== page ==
, , , , , ,

Whipping Girl

by Julia Serano

genre: non-fiction, gender, feminism, transexuality, psychology, human sexuality

This book opens your eyes to numerous mind-blowing social processes you were probably unaware of. Find out why I gave it 5 out of 5 stars!


(Taken from Goodreads)whipping-girl-julia-serano

A provocative manifesto, Whipping Girl tells the powerful story of Julia Serano, a transsexual woman whose supremely intelligent writing reflects her diverse background as a lesbian transgender activist and professional biologist. Serano shares her experiences and observations—both pre- and post-transition—to reveal the ways in which fear, suspicion, and dismissiveness toward femininity shape our societal attitudes toward trans women, as well as gender and sexuality as a whole.

Serano’s well-honed arguments stem from her ability to bridge the gap between the often-disparate biological and social perspectives on gender. She exposes how deep-rooted the cultural belief is that femininity is frivolous, weak, and passive, and how this “feminine” weakness exists only to attract and appease male desire.

In addition to debunking popular misconceptions about transsexuality, Serano makes the case that today’s feminists and transgender activist must work to embrace and empower femininity—in all of its wondrous forms.


I have been particularly interested in transgender issues for a while now. I’ve watched lots of YouTube videos of transgender people sharing their experiences, talking about discrimination they face, and how to be respectful towards them (appropriate terms to use, questioning etc). I became intrigued by transgender people simply because I had never been exposed to anyone who identified so. My parents, while not hateful people, always found sexual minorities strange and unnatural. Their little comments about gay people or cross-dressers or some other sexual minority snuck into my mind somewhat. It snuck in my mind in the sense that until I exposed myself to numerous homosexual couples on YouTube, I found it strange to watch two people of the same sex kiss even though I passionately believed in their equal rights. Now it looks as natural as a man and a woman kissing. As I tried to become as socially aware of sexual minorities as I could, I noticed that a particular sexual minority seemed to garner more hate than the others, even though attitudes towards homo/bi-sexual people were improving by so much. Transgender people, particularly MTF transgender individuals (male-to-female). Hence, my desire to expose myself to some great transgender YouTubers.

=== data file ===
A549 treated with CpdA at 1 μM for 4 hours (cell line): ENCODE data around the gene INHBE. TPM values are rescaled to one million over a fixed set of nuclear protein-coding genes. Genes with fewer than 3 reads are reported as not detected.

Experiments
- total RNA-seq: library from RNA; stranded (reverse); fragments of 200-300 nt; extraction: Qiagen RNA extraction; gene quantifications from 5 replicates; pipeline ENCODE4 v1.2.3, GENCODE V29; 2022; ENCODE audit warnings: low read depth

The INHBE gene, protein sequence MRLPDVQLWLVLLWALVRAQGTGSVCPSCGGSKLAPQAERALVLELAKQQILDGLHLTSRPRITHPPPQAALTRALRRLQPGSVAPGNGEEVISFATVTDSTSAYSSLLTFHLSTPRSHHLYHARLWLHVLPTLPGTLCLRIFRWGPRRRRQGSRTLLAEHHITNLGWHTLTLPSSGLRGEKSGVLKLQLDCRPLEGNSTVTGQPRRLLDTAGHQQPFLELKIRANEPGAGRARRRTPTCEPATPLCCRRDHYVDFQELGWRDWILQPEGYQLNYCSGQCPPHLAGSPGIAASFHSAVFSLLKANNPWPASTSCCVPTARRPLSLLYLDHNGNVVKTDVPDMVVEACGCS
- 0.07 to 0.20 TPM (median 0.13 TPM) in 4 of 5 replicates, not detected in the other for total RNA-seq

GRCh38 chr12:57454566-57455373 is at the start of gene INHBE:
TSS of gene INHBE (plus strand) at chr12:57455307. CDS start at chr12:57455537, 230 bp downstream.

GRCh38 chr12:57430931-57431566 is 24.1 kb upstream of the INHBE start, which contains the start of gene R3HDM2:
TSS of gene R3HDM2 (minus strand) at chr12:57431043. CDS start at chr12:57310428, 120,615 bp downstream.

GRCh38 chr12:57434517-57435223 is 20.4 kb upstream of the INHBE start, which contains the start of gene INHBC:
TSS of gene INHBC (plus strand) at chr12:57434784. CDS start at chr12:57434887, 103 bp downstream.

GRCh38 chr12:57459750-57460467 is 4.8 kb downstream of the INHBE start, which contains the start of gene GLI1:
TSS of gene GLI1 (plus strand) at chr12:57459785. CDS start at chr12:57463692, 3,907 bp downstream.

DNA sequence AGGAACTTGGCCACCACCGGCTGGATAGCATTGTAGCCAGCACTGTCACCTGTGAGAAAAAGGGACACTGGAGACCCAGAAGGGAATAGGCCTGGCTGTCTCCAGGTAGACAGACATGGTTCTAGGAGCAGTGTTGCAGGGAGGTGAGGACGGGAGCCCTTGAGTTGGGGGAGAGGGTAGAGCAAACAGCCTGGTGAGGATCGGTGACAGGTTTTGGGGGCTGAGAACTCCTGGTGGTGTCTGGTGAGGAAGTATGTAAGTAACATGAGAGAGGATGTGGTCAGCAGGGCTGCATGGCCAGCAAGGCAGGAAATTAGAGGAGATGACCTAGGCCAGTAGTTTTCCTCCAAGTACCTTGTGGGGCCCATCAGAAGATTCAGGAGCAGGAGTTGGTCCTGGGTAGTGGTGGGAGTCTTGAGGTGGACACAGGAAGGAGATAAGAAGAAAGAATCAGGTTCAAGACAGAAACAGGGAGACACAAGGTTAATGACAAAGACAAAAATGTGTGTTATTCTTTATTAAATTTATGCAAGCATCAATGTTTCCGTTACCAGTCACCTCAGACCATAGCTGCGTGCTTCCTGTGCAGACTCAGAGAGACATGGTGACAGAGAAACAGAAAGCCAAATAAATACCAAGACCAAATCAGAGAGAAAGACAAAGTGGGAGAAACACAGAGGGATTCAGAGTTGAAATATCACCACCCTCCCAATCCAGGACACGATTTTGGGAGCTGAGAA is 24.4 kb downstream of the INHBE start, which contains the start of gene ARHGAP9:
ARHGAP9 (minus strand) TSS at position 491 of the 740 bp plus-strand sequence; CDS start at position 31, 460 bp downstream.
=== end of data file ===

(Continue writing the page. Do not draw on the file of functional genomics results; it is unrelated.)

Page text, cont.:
But, like many of my curiosities, my need for a scientific, academic perspective grew. When I was looking for books to read up on the reason why society has so much hate reserved for transgender individuals, I came across this book on Goodreads. And it had great reviews. So I grabbed it!

This book was really, really good. It broke down so many social processes (the main two being oppositional sexism and traditional sexism) that contribute to the societal disgust/hate for transgender individuals. It’s exploration of the scapegoating of femininity was amazing too. It really pin-pointed and articulated the reasons behind so many inconsistencies and double-standards in society in regards to gender and gender expression. I also really appreciated that it didn’t leave discussion about masculinity out of the picture. When discussing femininity (and the perceived inferiority of it), I think one must discuss the dynamics behind masculinity as well. I highlighted so much of this book. There were so many poignant observations of society and it’s struggle with non-conforming gender expression.

While I enjoyed the entire novel, the first half of the book blew my mind but the second felt a tad repetitive and less revolutionary. I suppose the first half focused the most on transgender issues and societal perspectives of transgender people, while the second half has a lot more focus on criticizing certain aspects of second wave feminism (in regards to the rejection of femininity). Even though the second half didn’t finish on the high note the book started, the book overall had been so informative and eye-opening that I gave it the full 5 stars.

I really appreciated Julia Serano’s openness when writing this book. She is a trans woman and shares lots of her experiences with the reader as we explore different transgender social issues. It was fascinating to read about these experiences grounded in a social theory that sought to explain the reactions of others. It’s not a difficult book to read. The writing is very accessible and she explains any new terms to make sure people are following the new concepts she explains.

Overall, I definitely recommend this novel for anyone interested in social issues in general, transgender issues, gender expression, feminism, and femininity versus masculinity. I was surprised (although retrospectively I shouldn’t have been) at how much the book focuses on societies perceptions and expectations of femininity versus masculinity in explaining the disgust/hate that surrounds transgender individuals who break the “unspoken” gender rules. You won’t regret picking up this book!

5 out of 5 stars

amazonbutton2 copyThis book is for you if you:

  • Are interested in social issues, particularly ones about transgender individuals, gender expression, feminism, femininity, masculinity
  • Enjoy reading books where the author shares their experiences in a context-appropriate manner to bring real life examples to their social theories

This book is not for you if you:

  • Cannot handle hearing/reading about any sexual minority

 Ermisenda Alvarez

Enjoy this review? Leave comments below or to submit a review request for your novel or see what other books we’ve reviewed, please check the Book Reviews page.